Presentations and talks
Linear and morphosyntactic structure in complementation systems. [Invited talk, Workshop on Complementation in Eurasian Languages, University of Mainz, November 2011; with Holger Diessel]
Pre- and postnominal relative clauses: Syntactic structure and diachronic evolution. [Freiburg University and FRIAS, May 2011; with Holger Diessel and Katja Hetterle]
The distribution of complementation constructions over argument-structural space. [invited talk, Workshop on the Fine Structure of Grammatical Relations, University of Leipzig, December 2010]
Competing motivations for the linear structuring of complex sentences. [with Holger Diessel and Katja Hetterle; paper presented at the Workshop on Competing Motivations, MPI Leipzig, November 2010]
Frequenzeffekte aus diachron-universalistischer Perspektive. [invited co-dicussant (with Martin Haspelmath) at a workshop of the Graduiertenkolleg DFG GRK 1624 "Frequenzeffekte in der Sprache" (University of Freiburg), November 2010]
Linearization and syntactic structure in complex sentences. [with Holger Diessel and Katja Hetterle; paper presented at the Syntax of the World’s Languages IV, Lyon, September 2010]
The relationship between clausal subjects and objects in typological perspective. [paper to be presented at the 6th International Contrastive Linguistics Conference, Berlin, September 2010]
Avertive constructions: Cross-linguistic convergence in the symbolization of experience. [paper presented at the 3rd UK-Cognitive Linguistics Conference, Hatfield/GB, July 2010]
New directions in the study of diachronic change. [Linguistics Colloquium, FSU Jena, July 2010]
Typologizing sentential subject constructions. [paper presented at the 8th Biennial Conference of the Association for Linguistic Typology (ALT 8), Berkeley/USA, July 2009]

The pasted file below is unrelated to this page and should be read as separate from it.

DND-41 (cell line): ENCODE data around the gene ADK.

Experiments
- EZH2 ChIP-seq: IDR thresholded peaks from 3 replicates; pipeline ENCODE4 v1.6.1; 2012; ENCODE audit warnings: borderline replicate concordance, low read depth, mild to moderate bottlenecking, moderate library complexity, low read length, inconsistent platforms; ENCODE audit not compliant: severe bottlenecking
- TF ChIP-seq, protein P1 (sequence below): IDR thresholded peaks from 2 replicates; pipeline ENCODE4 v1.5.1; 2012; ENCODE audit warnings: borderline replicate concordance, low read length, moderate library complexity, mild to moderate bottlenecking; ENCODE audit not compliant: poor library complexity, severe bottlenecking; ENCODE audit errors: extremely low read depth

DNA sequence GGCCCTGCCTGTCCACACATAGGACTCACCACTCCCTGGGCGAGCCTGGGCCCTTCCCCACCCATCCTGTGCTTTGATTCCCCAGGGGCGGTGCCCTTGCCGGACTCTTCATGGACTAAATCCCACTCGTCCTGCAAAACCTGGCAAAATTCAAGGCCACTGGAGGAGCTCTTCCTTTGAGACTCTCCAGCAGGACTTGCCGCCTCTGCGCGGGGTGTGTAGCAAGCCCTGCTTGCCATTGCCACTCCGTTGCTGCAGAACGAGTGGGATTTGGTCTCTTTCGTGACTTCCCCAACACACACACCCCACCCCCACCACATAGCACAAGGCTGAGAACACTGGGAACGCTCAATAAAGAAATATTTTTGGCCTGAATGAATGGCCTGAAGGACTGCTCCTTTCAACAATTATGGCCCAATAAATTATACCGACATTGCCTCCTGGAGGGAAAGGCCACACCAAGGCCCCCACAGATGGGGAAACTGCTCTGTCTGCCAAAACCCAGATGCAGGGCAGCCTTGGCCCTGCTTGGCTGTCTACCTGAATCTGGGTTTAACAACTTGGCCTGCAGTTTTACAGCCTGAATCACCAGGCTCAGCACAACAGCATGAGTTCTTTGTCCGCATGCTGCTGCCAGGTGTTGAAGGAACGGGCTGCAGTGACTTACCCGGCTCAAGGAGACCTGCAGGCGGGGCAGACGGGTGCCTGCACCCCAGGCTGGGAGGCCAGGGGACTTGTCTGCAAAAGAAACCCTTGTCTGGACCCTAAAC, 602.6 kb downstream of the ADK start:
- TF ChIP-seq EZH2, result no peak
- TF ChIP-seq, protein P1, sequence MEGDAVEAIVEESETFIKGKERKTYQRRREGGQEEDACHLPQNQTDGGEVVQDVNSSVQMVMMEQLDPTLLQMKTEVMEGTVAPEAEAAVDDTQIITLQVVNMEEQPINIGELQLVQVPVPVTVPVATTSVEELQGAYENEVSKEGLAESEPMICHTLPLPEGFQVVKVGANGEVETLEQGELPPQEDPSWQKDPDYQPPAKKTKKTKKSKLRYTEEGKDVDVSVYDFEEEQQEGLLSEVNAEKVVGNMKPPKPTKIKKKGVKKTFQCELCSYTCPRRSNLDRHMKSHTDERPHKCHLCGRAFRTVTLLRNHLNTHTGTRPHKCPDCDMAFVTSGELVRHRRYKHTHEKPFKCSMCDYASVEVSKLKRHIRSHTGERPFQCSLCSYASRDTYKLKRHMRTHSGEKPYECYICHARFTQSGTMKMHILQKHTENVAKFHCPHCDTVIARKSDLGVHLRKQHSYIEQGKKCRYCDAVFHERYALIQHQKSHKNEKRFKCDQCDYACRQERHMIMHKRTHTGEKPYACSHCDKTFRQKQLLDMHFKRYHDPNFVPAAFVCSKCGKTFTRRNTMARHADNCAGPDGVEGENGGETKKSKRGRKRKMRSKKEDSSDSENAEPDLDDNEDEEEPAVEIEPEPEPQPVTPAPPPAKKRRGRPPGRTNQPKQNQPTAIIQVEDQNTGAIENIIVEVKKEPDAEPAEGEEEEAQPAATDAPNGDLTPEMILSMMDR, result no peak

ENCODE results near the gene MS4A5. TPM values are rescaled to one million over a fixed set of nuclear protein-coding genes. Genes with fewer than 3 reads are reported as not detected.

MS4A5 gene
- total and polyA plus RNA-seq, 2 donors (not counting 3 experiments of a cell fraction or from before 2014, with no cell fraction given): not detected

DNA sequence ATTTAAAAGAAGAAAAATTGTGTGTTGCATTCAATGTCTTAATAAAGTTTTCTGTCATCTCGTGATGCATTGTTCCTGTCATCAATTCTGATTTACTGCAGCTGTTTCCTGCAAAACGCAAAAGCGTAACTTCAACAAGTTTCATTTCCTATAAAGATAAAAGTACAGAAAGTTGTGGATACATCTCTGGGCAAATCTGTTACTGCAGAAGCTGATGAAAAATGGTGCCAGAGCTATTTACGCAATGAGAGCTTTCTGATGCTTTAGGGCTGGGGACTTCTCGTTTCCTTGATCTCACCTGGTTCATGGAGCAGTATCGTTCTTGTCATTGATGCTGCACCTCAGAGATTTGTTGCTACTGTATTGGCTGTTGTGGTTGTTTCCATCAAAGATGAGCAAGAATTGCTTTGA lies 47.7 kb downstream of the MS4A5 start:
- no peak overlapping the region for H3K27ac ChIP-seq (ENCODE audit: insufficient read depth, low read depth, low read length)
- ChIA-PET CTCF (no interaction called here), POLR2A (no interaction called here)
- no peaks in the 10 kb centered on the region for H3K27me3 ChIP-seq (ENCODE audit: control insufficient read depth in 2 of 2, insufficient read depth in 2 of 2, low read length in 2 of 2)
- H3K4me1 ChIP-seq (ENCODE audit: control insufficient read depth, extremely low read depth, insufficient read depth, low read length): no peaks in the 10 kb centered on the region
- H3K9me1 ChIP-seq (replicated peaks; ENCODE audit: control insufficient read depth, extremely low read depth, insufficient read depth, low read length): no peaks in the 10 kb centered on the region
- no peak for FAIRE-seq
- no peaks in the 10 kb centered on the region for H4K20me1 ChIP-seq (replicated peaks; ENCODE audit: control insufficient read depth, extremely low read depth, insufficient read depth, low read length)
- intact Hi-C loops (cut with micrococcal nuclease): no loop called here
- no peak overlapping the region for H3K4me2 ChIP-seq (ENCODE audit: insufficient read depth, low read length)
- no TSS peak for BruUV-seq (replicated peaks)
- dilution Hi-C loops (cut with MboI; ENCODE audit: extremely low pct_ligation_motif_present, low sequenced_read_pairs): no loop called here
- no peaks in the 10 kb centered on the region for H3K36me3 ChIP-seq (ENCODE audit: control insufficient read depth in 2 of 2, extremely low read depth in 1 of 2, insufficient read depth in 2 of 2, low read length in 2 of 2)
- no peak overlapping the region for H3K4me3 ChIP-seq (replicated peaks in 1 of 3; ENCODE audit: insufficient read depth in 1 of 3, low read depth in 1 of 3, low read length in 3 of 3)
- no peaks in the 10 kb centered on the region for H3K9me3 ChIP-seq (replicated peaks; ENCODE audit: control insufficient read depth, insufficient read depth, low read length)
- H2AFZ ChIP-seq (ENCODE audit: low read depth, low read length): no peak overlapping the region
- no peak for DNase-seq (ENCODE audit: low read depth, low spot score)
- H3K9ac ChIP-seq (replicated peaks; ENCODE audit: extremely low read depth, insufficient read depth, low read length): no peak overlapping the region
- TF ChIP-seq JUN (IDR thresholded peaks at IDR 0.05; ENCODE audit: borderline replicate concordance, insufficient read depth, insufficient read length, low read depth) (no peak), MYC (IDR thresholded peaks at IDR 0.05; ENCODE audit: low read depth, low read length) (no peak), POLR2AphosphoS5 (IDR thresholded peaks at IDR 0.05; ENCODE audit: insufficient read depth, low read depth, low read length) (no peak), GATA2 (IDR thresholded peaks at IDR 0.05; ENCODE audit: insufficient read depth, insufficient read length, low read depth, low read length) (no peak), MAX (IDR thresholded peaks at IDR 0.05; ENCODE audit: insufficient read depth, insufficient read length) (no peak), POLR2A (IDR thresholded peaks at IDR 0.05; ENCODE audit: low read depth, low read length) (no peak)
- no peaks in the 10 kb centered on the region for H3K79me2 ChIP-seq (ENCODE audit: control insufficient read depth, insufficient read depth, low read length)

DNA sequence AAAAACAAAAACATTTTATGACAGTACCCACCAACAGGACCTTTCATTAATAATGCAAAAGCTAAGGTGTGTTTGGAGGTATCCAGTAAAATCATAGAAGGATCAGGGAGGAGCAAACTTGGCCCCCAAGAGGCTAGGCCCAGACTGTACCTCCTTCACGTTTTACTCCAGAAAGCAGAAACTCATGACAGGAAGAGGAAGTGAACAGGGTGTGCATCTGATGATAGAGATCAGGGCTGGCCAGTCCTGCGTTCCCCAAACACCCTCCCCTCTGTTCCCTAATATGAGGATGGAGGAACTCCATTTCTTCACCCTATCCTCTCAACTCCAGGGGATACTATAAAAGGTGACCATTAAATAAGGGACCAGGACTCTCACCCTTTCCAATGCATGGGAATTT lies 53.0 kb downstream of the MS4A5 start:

'Sentential' subjects and the typology of complementation systems. [Linguistics Colloquium, FSU Jena, July 2009]
The grammar of positive and negative purpose: Towards a usage-based typology. [inivited talk, Max-Planck-Institut für Evolutionäre Anthropologie Leipzig, June 2009]
Schreiben von Exposés und Forschungsanträgen. [invited talk, Kolloquium für empirische Fachdidaktik, FSU Jena, May 2009, May 2008]
Performance-grammar correspondences and the typology of complex sentences. [Invited talk, Research Centre of English and Applied Linguistics, University of Cambridge, UK. February 10, 2009]
The role of benefactives and related notions in the typology of purpose clauses. [paper presented at a workshop on the Typology of Benefactives and Malefactives, University of Zurich, October 25-26, 2007.]
The acquisition of English purpose clauses. [paper presented in the theme session on Language Acquisition at the International Cognitive Linguistics Conference 10 (ICLC), Krakow, July 2007.]
Principles of cross-linguistic research. [Linguistics Colloquium, FSU Jena, November 2006.]
Why students hate grammar…and why it’s actually quite interesting. An introduction to studying languages. [invited speaker, Tag der Wissenschaften, Albert-Schweizer-Gymnasium Ruhla, July 2006.]
Purpose clauses – Perspectives from language acquisition and linguistic typology. [Linguistics Colloquium, FSU Jena, May 2006.]